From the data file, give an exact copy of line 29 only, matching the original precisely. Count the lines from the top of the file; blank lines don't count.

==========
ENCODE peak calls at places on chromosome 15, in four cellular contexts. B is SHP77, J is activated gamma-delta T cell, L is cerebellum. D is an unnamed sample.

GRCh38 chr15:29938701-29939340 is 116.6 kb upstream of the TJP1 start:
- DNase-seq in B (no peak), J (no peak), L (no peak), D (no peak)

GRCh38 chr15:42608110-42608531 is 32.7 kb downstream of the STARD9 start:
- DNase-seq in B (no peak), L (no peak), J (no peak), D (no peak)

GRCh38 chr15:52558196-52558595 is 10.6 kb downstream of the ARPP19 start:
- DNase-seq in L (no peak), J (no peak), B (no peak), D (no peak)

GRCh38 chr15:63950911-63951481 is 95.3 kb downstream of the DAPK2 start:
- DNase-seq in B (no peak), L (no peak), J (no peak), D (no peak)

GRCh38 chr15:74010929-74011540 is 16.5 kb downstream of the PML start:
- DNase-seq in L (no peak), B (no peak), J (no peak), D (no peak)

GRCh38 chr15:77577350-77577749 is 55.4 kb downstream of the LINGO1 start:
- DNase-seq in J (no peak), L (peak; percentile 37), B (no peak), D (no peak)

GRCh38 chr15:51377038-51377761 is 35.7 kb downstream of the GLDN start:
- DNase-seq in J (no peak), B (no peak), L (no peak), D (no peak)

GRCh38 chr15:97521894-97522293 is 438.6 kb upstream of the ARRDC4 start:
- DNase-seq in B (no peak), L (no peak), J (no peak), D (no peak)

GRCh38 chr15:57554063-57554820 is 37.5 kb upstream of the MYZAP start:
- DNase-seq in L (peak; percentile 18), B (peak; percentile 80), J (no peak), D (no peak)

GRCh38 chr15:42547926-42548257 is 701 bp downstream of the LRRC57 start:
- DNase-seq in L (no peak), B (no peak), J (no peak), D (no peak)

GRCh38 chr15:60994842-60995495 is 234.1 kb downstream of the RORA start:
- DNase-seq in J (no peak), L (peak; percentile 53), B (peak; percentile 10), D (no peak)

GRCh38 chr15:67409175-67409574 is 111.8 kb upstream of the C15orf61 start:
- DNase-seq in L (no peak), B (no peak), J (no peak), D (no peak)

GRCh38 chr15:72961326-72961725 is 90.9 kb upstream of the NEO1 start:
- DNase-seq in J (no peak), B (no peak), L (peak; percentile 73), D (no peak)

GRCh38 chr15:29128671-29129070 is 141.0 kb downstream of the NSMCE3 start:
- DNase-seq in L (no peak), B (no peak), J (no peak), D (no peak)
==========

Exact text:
- DNase-seq in L (no peak), B (no peak), J (no peak), D (no peak)